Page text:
Lovie not letting 'underdog' tag pass this time


Lovie not letting 'underdog' tag pass this time

Monday, Jan. 17, 2011
Posted: 11:28 p.m.

By John Mullin

Lovie Smith isnt the kind to share many of his innermost thoughts on internal issues involving his team. And he doesnt engage in a lot of word-warring where his team and an opponent are concerned.

But you had to wonder Monday if this time it really rankles him to see his guys win decisively a divisional-round playoff game, then be tagged as clear underdogs in their own house.

Particularly against a team they have handled pretty well since he became Bears head coach.

Some background: Smith restored the Bears to respectability and then some against the Green Bay Packers by going 6-2 in his first eight Packers games when Brett Favre was in charge up there. Aaron Rodgers has turned things back around with a 4-2 run over the past three years, leaving Smith 8-6 against Green Bay for his tenure.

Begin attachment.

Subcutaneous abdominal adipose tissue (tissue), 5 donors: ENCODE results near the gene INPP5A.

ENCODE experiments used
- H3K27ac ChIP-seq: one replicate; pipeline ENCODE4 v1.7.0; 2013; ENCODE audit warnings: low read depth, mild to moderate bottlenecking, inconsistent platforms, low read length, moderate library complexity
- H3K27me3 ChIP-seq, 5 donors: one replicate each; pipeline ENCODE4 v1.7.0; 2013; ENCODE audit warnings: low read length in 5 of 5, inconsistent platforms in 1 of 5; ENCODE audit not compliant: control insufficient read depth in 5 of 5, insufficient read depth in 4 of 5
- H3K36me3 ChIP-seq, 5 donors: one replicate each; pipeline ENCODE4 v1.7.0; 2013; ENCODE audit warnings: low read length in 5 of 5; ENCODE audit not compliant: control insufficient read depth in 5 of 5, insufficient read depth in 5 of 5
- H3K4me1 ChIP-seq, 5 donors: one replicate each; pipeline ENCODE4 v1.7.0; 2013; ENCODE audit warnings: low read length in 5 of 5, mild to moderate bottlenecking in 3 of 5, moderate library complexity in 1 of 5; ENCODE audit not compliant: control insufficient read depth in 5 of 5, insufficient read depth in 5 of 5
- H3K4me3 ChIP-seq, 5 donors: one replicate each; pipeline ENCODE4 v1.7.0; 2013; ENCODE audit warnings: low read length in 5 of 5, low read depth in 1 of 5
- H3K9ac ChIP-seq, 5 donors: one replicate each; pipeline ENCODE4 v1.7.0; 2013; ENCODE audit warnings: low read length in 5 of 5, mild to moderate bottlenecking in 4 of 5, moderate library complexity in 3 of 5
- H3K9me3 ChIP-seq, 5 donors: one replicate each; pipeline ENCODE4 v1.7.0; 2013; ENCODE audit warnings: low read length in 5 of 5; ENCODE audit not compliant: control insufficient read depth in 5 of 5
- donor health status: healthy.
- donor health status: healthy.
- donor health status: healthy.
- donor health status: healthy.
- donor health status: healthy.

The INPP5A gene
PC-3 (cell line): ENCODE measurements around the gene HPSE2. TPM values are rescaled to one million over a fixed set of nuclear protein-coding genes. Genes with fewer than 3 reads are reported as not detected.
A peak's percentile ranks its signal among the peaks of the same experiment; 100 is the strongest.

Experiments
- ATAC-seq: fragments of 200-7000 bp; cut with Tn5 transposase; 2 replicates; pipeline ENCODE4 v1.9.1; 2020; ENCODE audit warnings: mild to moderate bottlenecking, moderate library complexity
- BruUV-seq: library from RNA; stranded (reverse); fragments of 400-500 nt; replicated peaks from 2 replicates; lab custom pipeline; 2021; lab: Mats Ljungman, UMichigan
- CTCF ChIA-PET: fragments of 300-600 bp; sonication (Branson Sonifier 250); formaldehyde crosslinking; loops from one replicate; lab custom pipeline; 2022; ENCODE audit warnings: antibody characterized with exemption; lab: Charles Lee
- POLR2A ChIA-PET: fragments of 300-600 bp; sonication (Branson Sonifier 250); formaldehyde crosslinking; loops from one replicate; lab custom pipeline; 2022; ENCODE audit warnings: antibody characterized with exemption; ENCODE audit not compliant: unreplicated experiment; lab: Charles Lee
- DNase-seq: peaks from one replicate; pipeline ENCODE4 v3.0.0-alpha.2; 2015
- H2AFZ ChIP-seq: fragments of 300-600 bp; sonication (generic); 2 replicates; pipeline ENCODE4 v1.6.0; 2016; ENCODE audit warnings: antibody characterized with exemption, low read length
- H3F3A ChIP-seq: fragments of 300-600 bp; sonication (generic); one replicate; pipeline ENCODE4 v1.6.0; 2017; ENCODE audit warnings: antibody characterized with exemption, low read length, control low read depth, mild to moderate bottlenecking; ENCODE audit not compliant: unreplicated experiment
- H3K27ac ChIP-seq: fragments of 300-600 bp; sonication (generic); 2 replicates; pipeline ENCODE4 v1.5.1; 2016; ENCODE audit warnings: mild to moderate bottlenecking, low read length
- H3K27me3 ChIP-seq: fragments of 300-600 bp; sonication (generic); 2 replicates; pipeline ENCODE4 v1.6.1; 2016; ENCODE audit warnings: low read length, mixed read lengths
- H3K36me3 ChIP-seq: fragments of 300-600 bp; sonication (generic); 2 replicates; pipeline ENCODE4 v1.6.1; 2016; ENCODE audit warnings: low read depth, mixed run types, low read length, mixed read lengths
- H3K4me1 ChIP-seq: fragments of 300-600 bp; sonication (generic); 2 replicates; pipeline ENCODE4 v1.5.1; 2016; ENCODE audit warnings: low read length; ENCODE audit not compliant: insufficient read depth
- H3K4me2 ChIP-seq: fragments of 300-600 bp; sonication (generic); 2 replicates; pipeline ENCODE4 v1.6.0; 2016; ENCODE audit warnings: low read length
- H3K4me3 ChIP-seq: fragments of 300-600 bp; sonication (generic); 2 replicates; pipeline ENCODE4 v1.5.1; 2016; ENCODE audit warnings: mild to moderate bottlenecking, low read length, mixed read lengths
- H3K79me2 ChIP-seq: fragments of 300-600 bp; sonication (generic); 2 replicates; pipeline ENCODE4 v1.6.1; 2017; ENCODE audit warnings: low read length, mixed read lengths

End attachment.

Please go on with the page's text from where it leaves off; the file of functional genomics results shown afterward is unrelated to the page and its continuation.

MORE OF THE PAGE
But when I asked Smith on Monday how the Rodgers Packers differed from the Favre Packers, Smith used the moment to imply that making the Packers favorites next weekend, in Chicago, might be ignoring some things.

Its the same family of offense with what theyre trying to do, as far as how theyre trying to attack us, Smith said on the Favre-Rodgers differences. And we feel we match up pretty good with this branch.

Smith was very candid before this season started, before preseason, even before training camp, when he told CSNChicago.com that this was the best team hed had in his seven seasons as Bears coach. It wasnt in a press conference; it wasnt even especially intended to sway a media opinion.

He frankly just saw his team in exactly the position it is now, playing for a championship.

What also is very interesting as well is that he saw the Green Bay Packers as one of the elite teams in the NFC that he and the Bears would need to get by on their way to a Super Bowl. He seemed to suggest that he foresaw the Bears playing Green Bay in the playoffs.

Smith ran through the reasons why Green Bay was remaining a force in the NFC and concluded, So yeah, I saw them as being one of the teams at the end youd have to deal with.